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How to use the grid technique for decision making

Here's A decision tree is a way to document the different possibilities when making a decision

If you’re a decision maker looking for the right tool, the grid technique may be for you.

Using it not only helps you decide, it automatically documents the process. If you ever need to explain your decision, everything you need will be in place.

Here’s the best part: all you need is either a blank spreadsheet or a piece of paper.

No apps, no templates, no programs. Use what you have on-hand and follow the steps, below.

Let’s jump into the process

A friend of mine, Scott, will soon be laid off from his job. He’s been looking for work, of course. In fact, he already has a number of offers on the table.

Here are the details

The offers are a mixed bag. Some require an out-of-state move. Some are higher paying, others offer a higher level of security.

As we started to talk, I grabbed a piece of paper and began to lay out a grid. Scott said that there was no need to do so because he already had everything in his head.

I had to call BS on that statement.

As some point, the amount of information we try to hold in our head becomes overwhelming. There’s no good reason to make an important decision with the unnecessary stress of information overload.

Laying out the decision making grid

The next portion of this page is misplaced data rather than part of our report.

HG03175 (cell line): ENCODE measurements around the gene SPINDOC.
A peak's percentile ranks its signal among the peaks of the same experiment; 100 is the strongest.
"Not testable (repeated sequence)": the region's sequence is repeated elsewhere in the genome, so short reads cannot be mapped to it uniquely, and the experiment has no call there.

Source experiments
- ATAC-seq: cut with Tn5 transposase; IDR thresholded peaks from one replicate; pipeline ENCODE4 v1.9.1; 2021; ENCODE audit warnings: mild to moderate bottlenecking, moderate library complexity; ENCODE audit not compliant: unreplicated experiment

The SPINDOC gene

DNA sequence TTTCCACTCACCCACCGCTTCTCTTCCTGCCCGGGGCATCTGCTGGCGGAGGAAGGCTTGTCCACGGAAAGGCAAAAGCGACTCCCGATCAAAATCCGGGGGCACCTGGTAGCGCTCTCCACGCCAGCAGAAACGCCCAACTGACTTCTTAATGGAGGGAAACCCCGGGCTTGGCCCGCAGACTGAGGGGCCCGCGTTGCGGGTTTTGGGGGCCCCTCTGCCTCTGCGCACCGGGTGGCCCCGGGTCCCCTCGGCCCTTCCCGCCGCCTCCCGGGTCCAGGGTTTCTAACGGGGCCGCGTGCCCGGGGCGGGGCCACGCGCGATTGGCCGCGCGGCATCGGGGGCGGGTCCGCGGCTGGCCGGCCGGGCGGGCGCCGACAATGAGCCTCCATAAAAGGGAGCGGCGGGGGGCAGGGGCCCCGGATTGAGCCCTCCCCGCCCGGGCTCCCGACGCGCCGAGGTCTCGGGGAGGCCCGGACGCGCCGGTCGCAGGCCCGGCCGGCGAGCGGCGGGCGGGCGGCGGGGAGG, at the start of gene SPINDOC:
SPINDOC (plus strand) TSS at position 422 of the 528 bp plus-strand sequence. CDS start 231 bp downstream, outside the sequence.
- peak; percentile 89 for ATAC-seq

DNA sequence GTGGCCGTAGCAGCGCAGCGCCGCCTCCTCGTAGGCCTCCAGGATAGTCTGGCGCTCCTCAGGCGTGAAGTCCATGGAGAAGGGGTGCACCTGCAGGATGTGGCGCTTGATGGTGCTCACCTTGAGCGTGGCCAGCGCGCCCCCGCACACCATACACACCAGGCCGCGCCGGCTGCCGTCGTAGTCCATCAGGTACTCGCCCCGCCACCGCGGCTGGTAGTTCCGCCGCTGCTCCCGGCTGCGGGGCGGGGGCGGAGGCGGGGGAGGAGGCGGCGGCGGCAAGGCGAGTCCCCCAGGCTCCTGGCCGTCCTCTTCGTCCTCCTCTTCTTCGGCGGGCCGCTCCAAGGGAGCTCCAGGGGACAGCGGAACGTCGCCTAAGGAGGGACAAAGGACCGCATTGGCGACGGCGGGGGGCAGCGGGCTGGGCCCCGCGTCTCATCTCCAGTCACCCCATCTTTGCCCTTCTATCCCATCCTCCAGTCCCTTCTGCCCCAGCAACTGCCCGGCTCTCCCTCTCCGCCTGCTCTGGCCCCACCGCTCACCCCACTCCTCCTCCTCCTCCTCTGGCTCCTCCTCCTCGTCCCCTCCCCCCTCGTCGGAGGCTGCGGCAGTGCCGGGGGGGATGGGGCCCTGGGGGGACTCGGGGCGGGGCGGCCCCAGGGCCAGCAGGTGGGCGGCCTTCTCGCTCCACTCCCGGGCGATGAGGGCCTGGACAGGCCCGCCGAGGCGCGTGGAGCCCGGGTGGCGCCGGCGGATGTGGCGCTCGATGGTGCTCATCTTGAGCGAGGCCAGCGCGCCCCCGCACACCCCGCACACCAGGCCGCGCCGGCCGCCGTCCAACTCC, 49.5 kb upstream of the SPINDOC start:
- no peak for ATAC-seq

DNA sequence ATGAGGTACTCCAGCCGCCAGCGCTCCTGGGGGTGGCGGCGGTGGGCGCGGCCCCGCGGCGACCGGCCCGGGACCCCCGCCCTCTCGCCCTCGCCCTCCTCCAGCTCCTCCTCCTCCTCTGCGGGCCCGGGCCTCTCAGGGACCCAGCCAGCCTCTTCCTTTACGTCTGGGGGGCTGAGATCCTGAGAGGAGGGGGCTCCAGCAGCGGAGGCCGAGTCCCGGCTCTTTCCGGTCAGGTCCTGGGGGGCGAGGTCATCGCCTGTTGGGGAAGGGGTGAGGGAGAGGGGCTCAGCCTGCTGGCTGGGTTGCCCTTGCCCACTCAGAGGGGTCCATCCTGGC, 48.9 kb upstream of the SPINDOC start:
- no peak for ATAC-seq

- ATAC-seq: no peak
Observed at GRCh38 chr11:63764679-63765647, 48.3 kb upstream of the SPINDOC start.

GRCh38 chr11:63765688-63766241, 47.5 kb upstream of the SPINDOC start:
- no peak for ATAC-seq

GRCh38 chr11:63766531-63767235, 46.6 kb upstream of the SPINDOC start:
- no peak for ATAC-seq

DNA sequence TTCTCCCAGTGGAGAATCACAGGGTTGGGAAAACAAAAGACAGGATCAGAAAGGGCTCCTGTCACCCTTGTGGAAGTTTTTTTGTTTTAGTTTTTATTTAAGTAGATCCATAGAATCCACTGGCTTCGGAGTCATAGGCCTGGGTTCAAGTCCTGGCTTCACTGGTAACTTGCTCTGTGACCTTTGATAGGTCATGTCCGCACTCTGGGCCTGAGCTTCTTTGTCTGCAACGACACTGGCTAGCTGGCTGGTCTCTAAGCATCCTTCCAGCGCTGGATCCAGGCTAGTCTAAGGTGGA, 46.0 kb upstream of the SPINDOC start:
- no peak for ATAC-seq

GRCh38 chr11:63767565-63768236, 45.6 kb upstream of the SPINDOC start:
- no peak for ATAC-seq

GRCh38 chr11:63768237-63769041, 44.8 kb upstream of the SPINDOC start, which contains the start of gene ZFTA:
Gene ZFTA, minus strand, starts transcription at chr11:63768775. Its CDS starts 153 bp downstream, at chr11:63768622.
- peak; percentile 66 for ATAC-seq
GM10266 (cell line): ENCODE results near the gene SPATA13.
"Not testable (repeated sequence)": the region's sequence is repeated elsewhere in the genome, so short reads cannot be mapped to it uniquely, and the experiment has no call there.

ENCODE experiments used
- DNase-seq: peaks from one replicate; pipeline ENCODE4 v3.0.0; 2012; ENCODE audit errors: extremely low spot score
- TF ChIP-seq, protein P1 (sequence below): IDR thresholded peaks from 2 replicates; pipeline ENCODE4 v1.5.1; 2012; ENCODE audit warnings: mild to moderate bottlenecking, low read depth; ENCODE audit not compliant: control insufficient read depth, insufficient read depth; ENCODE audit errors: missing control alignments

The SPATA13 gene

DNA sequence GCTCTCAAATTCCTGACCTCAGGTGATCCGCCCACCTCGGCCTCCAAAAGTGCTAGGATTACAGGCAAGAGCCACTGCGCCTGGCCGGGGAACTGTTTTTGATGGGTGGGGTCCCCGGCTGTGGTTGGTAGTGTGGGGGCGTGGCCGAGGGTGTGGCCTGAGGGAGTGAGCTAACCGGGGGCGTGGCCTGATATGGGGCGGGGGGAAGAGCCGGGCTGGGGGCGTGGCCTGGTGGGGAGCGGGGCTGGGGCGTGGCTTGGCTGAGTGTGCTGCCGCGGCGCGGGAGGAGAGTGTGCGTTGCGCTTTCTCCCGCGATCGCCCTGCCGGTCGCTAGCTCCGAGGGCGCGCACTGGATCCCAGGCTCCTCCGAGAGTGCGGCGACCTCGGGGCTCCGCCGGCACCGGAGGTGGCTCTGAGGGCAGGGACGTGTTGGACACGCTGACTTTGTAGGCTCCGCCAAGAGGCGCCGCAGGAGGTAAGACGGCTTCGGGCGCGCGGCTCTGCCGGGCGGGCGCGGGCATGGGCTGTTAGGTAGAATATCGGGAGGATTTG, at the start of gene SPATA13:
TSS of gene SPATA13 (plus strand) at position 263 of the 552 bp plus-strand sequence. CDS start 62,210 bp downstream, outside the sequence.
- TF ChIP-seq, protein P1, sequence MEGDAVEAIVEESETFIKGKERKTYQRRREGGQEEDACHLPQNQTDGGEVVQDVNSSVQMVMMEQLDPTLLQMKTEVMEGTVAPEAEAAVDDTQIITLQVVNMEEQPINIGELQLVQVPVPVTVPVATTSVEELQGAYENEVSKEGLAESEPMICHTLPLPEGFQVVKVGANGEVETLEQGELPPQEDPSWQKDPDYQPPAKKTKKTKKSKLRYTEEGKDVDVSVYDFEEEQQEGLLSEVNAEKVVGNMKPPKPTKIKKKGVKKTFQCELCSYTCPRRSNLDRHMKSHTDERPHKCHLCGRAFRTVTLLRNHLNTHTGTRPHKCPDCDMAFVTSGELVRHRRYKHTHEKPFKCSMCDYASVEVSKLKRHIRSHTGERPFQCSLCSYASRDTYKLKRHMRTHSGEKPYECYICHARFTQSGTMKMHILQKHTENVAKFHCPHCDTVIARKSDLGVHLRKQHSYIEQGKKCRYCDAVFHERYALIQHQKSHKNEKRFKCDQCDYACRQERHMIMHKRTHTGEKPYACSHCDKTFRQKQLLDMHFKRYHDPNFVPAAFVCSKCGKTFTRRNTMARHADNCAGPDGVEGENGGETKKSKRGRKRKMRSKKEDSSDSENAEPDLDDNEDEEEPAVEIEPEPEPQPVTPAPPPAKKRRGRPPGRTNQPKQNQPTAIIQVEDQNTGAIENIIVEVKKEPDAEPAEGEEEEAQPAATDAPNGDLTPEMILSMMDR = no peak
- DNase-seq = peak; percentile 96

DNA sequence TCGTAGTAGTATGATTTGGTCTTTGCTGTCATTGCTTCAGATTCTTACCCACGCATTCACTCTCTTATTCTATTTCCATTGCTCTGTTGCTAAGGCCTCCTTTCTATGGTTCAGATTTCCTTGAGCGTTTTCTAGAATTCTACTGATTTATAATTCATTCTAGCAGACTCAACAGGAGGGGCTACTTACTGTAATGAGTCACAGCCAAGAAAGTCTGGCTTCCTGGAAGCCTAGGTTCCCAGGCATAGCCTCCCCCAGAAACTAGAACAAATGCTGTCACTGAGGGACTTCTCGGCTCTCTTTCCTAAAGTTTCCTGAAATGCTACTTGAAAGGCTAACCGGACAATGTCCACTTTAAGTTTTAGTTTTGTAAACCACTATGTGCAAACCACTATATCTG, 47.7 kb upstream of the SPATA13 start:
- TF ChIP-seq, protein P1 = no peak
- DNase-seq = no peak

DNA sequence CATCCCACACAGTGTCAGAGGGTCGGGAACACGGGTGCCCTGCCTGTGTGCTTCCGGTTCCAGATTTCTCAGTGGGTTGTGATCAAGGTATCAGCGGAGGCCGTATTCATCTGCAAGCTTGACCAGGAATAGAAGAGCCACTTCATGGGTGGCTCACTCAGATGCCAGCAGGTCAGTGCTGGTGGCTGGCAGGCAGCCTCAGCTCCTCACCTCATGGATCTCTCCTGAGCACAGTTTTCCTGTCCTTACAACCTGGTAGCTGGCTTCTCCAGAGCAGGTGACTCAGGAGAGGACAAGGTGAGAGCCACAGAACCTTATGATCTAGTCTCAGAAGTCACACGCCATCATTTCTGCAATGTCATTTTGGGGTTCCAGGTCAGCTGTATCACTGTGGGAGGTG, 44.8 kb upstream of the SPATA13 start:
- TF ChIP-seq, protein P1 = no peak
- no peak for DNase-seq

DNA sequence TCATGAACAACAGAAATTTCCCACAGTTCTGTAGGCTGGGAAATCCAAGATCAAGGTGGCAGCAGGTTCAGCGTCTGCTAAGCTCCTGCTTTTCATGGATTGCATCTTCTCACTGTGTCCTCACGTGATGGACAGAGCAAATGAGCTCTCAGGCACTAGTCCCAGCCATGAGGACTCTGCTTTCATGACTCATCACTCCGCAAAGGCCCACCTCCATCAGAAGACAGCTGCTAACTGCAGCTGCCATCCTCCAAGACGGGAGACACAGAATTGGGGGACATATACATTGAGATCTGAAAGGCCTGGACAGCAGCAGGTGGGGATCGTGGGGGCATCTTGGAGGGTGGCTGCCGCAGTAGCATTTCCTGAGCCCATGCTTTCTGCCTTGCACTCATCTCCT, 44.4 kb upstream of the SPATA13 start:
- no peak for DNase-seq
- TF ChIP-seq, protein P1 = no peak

The factors for comparison became the top line across the grid, and the jobs themselves became the rows. Scott renamed my columns and we ended up with Position, Desire, Outlook, Pay, Term (length) and location.

Position Desire Outlook Pay Term Location
Planning Low Boring 57k 3 yr
Desktop Hi Great Location 60k long Utah
Asset Mgr Travel long Local

The point is this

You can only hold and process so much information in your head at one time. In the table, above, there are already eighteen pieces of information to hold in your head. And most decisions are much more complicated than that.

Bringing it home

When faced with an important decision with more than a few options or factors, grab a piece of paper and lay out a grid.

Doing so will allow you to compare factors one against another in a straight forward and easy to understand way.

Using this technique, you’ll save time, objectify your thinking and allow yourself able to make the right decision.


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Article by Mike Turco.
Contact: mike (at) miketurco.com
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